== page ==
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Project Background

What is a minicell?

Uneven cellular division in bacteria can yield a normal parent cell and an achromosomal “minicell”.

Smaller: At 400 nm, E. coli minicells are much smaller than their parental cells. [1]

Nonreplicating: Their lack of chromosomal DNA means minicells cannot replicate and cause infection, yet they still retain surface proteins and express plasmid genes.

Nonleaky: Minicells have stable, non-leaky membranes and inherit the cytosolic composition of their parent cell, maintaining protein and ion concentrations.

Figure 2. Doxorubicin leakage shown over the lifetime of a minicell. Retrieved from (MacDiarmid et al). Bacterially Derived 400 nm Particles for Encapsulation and Cancer Cell Targeting of Chemotherapeutics

Targeting Potential: Since their plasma membranes are derived from the parent cell, minicells have to potential to keep membrane targeting systems put in place before their production (i.e. surface proteins like invasin or antibody coupling).

Our Goals:

1. Make Minicell formation easily accessible to iGEM Teams

We aim to create a standard BioBrick that induces minicell formation in E. coli cells and to design additional safeguards to make our chassis as safe as possible. Research has shown that the overproduction of the tubulin-homolog FtsZ leads to minicell formation.

Figure 3. In E. coli, an oscillating FtsZ ring controls the site of division. Normally this ring stops equatorially for even division, but overproduction of FtsZ with our BioBrick can cause this ring to stop at the cell poles. This leads to the formation of minicell buds [2]. Retrieved from Xi Cheng’s webpage Webpage, University of Warick Department of Chemistry

Accordingly, we designed a simple BioBrick to contain the ftsz gene under the control of an IPTG-inducible promoter. This allows us to tune FtsZ production to achieve optimal minicell production. We are developing a model that relates the amount of IPTG added to the final concentration of minicells that are produced and purified.

2. Further Enhancing the Safety of a Minicell Chassis

To take advantage of the minicell’s innate potential as a safer biological chassis, we focused on three safety precautions to enhance suitability for the human body. First we used the lpxM strain to reduce the risks of recognition via dendritic cells and toll-like receptors (TLR-4). Secondly, we used the Ail protein and polysialic acid (PSA) to address the manifold risks posed by complement activation, a significant part of innate immunity.

  • A. Reduce the Risks of TLR-4 Mediated Inflammatory Response. High concentrations of lipopolysaccharides (LPS) on bacterial cell surfaces can induce dangerous inflammatory responses that can lead to septic shock- and even death. To prevent this, we chose to work with a safer background strain. Inspired by the work of the 2007 UC Berkeley iGEM team, we worked with an lpxM deletion-insertion E. coli strain, which elicits a significantly reduced immune response. This sharp decrease in endotoxicity is due to a modification to lipid A, which acts as a hydrophobic anchor for LPS. The deletion-insertion to the lpxM gene prevents the biosynthesis of the most toxic hexa-acylated form of lipid A, instead resulting in a non-myristolated form of LPS with lower immunogenicity and a reduced capacity to activate monocyte-derived dendritic cells (as measured by a reduction in cytokines such as IL-8 and TNF-α) as well as the toll-like receptor 4 (TLR-4), which is the main signal transducing receptor for extracellular LPS. [4] Using this safer strain, we could thus mitigate the risks of a harmful inflammatory response by the innate immune system.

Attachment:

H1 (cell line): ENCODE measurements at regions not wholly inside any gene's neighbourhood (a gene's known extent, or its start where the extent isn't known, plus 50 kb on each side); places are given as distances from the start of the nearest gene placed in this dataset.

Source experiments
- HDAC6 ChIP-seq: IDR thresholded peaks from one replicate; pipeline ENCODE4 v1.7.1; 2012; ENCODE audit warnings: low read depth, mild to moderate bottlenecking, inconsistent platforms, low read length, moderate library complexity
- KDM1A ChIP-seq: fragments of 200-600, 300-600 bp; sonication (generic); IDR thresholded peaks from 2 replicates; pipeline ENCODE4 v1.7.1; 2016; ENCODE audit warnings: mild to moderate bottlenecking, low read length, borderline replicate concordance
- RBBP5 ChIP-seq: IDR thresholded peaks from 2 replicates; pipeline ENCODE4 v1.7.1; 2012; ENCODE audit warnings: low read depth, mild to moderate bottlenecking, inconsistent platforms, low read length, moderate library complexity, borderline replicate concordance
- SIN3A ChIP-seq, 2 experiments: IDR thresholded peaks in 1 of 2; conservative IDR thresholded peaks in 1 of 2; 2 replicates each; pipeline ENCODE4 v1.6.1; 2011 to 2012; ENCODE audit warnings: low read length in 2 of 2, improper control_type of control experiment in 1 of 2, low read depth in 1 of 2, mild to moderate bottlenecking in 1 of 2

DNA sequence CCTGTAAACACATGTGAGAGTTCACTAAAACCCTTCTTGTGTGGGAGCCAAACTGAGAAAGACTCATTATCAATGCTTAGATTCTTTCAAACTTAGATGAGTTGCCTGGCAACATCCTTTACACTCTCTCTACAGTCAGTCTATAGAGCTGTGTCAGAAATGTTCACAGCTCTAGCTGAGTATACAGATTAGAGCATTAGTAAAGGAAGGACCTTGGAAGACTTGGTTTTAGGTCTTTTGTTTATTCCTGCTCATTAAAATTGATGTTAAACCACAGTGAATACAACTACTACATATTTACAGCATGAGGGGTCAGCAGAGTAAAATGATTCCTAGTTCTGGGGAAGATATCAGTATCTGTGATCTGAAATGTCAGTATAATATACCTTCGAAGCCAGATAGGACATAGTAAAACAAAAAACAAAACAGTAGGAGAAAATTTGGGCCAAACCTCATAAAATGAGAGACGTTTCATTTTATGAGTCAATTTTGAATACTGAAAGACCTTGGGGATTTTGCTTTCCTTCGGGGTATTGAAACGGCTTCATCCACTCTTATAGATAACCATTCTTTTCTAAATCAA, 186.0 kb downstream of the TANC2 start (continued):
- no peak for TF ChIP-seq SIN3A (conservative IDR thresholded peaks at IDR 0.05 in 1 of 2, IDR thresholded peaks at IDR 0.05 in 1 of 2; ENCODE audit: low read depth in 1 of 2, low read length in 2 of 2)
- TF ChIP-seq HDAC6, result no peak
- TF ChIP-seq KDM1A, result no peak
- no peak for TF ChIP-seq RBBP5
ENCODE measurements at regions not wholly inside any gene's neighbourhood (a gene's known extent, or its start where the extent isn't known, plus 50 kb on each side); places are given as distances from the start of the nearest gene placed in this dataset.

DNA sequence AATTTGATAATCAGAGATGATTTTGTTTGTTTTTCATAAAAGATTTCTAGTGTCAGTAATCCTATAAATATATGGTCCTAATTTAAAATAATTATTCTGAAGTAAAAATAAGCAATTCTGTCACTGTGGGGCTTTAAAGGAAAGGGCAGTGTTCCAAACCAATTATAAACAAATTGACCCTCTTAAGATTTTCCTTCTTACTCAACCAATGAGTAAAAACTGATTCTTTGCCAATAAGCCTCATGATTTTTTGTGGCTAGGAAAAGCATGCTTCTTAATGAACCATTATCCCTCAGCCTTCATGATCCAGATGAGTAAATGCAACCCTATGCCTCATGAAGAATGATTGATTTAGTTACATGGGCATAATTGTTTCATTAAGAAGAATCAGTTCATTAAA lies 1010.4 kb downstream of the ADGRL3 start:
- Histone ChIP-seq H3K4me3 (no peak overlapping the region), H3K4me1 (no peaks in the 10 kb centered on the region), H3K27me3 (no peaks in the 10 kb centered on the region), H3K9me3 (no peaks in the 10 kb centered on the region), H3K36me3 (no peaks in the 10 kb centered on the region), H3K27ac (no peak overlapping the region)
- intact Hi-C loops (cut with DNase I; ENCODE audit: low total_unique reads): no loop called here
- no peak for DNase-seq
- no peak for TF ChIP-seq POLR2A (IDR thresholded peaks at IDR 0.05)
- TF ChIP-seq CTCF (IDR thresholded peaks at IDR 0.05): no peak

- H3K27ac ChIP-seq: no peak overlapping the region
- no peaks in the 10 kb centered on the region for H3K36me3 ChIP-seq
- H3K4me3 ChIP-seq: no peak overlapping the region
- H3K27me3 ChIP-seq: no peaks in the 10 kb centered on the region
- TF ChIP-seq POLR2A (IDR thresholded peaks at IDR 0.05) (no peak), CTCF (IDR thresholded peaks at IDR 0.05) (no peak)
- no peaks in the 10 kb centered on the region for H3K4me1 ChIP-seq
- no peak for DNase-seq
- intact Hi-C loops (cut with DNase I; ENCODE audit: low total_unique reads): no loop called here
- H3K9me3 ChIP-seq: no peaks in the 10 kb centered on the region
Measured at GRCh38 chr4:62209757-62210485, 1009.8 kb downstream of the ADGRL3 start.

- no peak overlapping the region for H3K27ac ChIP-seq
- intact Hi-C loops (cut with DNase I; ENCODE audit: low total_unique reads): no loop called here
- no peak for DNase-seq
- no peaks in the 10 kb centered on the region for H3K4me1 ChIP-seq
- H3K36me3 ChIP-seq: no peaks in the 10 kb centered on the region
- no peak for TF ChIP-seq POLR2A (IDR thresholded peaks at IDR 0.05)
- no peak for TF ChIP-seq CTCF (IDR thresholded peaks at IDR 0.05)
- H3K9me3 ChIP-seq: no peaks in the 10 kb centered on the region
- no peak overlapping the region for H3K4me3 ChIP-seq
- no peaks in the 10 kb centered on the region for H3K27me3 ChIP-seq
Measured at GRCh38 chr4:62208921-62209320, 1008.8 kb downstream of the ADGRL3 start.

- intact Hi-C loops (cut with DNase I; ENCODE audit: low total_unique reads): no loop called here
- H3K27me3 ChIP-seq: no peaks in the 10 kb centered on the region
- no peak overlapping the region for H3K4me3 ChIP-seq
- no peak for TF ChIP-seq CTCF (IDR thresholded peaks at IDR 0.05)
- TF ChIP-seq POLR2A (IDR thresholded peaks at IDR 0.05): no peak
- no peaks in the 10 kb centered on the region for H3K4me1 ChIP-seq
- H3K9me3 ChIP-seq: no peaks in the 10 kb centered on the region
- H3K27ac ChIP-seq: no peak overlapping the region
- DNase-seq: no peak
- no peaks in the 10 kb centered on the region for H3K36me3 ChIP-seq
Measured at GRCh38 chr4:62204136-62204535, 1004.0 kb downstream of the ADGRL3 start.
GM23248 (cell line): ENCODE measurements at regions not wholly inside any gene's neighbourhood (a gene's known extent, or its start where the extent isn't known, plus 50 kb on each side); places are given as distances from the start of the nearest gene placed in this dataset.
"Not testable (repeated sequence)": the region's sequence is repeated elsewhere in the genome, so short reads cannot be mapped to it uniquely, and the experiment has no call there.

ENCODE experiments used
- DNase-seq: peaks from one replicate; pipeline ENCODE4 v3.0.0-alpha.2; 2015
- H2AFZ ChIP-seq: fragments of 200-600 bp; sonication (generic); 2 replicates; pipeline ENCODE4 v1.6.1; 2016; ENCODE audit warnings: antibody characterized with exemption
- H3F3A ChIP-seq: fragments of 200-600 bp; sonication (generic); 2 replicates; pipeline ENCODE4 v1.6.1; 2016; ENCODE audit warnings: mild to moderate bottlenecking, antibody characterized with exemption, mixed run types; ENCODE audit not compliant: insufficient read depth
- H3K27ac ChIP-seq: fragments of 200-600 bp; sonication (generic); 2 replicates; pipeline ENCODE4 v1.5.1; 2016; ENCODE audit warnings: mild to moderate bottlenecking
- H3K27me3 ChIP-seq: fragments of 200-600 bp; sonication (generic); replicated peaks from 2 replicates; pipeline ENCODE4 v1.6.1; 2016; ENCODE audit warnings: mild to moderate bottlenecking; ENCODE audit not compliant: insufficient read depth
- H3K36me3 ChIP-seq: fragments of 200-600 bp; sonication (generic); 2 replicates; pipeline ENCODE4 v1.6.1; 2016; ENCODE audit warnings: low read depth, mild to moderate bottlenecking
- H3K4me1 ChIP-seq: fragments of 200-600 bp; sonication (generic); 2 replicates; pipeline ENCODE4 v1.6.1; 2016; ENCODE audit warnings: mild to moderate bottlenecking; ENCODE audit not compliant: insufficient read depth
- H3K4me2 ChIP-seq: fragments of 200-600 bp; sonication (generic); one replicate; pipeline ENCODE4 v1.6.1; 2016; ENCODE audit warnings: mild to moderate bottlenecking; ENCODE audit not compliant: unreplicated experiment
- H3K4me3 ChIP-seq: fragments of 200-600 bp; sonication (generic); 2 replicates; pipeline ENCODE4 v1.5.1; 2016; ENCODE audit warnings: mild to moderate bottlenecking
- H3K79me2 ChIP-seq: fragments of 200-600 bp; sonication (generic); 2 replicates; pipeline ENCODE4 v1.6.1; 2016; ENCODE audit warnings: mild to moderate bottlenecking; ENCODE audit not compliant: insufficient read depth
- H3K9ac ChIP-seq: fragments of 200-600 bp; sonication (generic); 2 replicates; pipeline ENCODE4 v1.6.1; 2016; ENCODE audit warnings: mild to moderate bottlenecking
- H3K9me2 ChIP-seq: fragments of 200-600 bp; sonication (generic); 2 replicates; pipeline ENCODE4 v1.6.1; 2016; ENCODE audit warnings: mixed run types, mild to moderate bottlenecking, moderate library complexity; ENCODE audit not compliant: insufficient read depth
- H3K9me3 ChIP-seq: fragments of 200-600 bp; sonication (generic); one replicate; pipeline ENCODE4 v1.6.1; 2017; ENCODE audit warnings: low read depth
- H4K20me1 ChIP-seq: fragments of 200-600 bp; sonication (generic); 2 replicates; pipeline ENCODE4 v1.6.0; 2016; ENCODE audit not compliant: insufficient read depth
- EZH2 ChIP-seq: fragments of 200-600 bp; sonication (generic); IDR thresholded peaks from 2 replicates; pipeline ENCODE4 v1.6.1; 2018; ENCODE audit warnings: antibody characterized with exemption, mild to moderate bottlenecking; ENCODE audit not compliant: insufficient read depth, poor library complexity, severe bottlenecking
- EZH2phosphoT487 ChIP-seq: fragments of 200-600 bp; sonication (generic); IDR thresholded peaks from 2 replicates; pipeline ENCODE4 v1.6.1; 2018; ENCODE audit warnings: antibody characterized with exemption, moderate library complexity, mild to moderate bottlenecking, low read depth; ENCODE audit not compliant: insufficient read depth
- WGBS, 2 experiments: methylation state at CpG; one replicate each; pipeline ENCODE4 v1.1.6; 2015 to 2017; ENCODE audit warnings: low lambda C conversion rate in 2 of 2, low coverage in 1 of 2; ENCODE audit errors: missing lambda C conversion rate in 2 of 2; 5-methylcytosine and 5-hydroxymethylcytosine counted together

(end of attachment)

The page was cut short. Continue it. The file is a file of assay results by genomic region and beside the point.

• Figure 4. The chemical structure of lipid A as found in E. coli. Retrieved from (Raetz, Christian R. H.; Guan, Ziqiang; Ingram, Brian O.; Six, David A.; Song, Feng; Wang, Xiaoyuan; Zhao, Jinshi (2009)). "Discovery of new biosynthetic pathways: the lipid A story". Journal of Lipid Research: S103–S108.

  • B. Reduce the Possibility of Complement System Activation via Ail protein and Polysialic Acid (PSA).
    • The Ail protein from Yersinia enterocolitica has been proven to confer E.coli HB101 with resistance to complement killing in human serum. We aim to incorporate this protein into our minicells to prevent complement deposition, which will consequently: 1) increase minicells’ longevity in circulation and 2) reduce inflammation.
    • We have also explored the possibility of encapsulating our chassis with polysialic acid (PSA), surface structures that are typically associated with the neural cell adhesion molecule (NCAM) in mammalian cells. Scavenged or synthesized de novo by certain types of bacteria, PSA reduces complement deposition as well as antibody opsonization. [4] This, too, will lengthen our minicell’s circulation time and reduce the risks of inflammation.

All three of these precautions (lpxM, Ail, PSA) will further enhance the innate safety and effectiveness of our minicells by prolonging their circulation time and preventing an adverse immune response.


[1] MacDiarmid et al (2007). Bacterially derived 400 nm particles for encapsulation and cancer cell targeting of chemotherapeutics.

[2] Ward and Lutkenhaus (1985) .Overproduction of FtsZ induces minicell formation in E. coli.

[3] Cognet, I. et al. (2003). Expression of recombinant proteins in a lipid A mutant of Escherichia coli BL21 with a strongly reduced capacity to induce dendritic cell activation and maturation.

[4] Dityatev, Alexander and Alaa El-Husseini, ed. (2006). "ch 6". Molecular Mechanisms of Synaptogenesis. New York, NY: Springer.